The parties will only be required to pay costs -- which will be decided in 14 days once the music industry serves short minutes of orders in reponse to the judgement.

Topics: Legal, Government AU, Piracy, Telcos

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63 comments
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  • When will they start a case against google? or Yahoo ? i can find hyperlinks there to 'illigal' content like millions of others ....
    anonymous
  • It is a significant victory in the war against sanity.
    anonymous
  • this judge is an idiot and clearly shows no understanding at all.

    "In handing down his judgement today, Tamberlin said: "I am satisfied there has been infringement of copyright."

    how can u infringe copyright by putting a link to it ? better close down the libraries, they have indexes that have links to copyrighted books.
    anonymous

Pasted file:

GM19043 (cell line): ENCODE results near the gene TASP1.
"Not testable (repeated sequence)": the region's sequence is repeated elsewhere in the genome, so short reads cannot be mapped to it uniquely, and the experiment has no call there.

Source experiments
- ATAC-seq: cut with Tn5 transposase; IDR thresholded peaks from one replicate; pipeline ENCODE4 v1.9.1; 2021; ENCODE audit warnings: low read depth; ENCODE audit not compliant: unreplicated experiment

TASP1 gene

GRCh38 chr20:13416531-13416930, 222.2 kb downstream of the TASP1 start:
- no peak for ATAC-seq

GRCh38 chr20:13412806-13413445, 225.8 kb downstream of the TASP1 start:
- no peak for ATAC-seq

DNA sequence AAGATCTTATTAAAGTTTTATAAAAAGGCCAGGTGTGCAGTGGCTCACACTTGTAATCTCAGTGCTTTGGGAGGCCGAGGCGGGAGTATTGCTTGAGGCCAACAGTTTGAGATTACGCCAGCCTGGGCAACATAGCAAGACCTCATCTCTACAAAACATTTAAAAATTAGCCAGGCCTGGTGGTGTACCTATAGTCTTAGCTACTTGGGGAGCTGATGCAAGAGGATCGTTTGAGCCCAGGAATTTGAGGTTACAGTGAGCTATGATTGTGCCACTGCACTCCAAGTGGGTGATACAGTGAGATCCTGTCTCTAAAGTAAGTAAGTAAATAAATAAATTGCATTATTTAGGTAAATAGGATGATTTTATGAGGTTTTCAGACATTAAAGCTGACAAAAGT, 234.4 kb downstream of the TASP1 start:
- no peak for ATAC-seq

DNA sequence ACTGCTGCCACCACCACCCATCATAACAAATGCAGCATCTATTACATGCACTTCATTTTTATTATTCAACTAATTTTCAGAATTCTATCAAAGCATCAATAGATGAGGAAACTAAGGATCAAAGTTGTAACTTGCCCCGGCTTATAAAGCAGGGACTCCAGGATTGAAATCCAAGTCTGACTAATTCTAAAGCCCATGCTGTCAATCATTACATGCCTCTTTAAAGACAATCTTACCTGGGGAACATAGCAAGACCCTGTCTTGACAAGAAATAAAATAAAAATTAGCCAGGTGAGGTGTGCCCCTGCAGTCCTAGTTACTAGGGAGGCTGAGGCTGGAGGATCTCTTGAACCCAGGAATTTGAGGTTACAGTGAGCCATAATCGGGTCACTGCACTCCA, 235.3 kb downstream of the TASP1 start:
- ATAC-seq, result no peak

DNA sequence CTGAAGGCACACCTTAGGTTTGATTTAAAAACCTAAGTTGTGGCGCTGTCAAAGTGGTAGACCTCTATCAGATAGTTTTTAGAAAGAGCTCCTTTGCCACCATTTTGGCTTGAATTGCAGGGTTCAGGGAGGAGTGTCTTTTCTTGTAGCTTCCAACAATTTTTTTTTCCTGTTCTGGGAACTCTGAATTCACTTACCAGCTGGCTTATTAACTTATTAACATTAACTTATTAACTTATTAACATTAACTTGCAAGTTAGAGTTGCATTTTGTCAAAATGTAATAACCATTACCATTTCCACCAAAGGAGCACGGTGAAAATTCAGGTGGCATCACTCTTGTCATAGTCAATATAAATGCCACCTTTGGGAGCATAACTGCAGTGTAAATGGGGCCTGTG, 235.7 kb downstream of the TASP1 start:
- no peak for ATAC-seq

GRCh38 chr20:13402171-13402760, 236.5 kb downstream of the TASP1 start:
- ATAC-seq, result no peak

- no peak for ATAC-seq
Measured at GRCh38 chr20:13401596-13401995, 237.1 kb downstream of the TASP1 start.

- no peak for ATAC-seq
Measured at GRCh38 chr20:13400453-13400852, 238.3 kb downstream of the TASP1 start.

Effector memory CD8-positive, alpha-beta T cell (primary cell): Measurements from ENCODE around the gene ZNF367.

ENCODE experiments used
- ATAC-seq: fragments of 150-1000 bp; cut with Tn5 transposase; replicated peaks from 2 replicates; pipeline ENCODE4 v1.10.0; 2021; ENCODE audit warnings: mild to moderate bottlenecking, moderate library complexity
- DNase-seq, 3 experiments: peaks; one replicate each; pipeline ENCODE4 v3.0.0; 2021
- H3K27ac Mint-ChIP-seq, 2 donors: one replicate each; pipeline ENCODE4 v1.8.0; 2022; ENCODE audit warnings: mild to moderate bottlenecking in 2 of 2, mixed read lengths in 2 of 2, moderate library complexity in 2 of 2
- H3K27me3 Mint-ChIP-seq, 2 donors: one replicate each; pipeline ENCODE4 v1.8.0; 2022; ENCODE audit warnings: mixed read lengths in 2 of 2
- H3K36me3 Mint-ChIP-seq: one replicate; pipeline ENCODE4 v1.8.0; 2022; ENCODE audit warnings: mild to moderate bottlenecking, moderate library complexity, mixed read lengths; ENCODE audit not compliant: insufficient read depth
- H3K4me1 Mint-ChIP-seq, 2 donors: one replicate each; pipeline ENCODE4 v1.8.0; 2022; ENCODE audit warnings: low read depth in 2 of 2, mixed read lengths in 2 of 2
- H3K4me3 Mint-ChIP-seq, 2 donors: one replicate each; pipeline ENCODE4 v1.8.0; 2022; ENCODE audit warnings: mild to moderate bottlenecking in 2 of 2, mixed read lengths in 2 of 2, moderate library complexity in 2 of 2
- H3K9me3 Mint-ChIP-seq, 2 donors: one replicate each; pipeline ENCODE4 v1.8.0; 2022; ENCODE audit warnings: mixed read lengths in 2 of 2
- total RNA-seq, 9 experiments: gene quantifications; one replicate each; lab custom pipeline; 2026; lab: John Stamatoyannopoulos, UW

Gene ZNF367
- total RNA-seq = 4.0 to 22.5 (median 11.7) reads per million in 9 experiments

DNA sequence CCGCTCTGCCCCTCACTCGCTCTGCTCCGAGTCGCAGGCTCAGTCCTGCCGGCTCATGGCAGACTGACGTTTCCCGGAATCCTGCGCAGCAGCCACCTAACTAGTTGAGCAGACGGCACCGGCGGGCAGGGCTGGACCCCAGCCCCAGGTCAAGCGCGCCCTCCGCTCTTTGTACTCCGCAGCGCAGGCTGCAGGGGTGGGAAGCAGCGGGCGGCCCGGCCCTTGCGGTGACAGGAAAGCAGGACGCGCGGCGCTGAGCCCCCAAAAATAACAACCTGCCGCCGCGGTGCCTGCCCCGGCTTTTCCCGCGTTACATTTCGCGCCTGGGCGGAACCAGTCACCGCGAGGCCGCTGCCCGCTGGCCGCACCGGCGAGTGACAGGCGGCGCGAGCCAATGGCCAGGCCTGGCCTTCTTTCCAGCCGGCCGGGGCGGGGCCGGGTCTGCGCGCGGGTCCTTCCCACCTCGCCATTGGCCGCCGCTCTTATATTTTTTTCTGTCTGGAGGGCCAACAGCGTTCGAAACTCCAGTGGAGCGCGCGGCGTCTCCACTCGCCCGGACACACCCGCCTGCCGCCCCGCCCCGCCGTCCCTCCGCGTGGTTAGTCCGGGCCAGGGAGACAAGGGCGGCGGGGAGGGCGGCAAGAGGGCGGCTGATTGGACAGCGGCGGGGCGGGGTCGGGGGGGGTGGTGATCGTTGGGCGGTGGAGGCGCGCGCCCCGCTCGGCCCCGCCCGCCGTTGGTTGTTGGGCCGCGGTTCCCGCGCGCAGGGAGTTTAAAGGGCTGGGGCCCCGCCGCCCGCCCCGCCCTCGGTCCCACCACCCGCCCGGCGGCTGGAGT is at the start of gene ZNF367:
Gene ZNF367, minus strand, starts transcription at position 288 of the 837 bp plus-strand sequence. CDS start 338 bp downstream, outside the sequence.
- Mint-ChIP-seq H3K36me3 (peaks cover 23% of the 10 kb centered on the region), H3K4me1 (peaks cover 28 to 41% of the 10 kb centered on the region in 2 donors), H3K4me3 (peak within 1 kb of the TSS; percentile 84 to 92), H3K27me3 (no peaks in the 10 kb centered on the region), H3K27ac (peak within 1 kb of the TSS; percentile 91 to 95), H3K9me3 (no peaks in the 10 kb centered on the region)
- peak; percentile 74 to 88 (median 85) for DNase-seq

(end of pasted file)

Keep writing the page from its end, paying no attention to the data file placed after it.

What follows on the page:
• Absolutely absurd - unless this story is withholding major details about the case, this shows an utter lack of understanding about the nature of the internet. For shame, Australia, for shame...
    anonymous
  • When will the makers of his computer (Dell maybe) on which he created the web page be charged? How about the makers of the wire for the phone/DSL line or if cable, the manufacturers of the cable that transmitted the web page to the server that hosted the illegal links. If he uses a modem to connect to his ISP the phone company should also be charged, they should have disconnected him, as they should have known he was transmitting links to copyrighted material. All of these providers are necessary to facilitate the infringement. Hey, actually the doctor who delivered him should also be charged, mother, father, teachers, any site that showed him how to make a web page . . .

    This is about the most ludicrous ruling ever, if we follow this through to logical conclusion.
    anonymous
  • Working for a large ISP, this has huge effects on how the industry will see this. We run the hosting for tens of thousands of customers, and it is not our business to filter every single persons site to make sure it complies with copyright laws. The interesting part, is that as no illegal material was on the site in question, how was the ISP reasonably able to identify illegal material that was not present on any of their systems?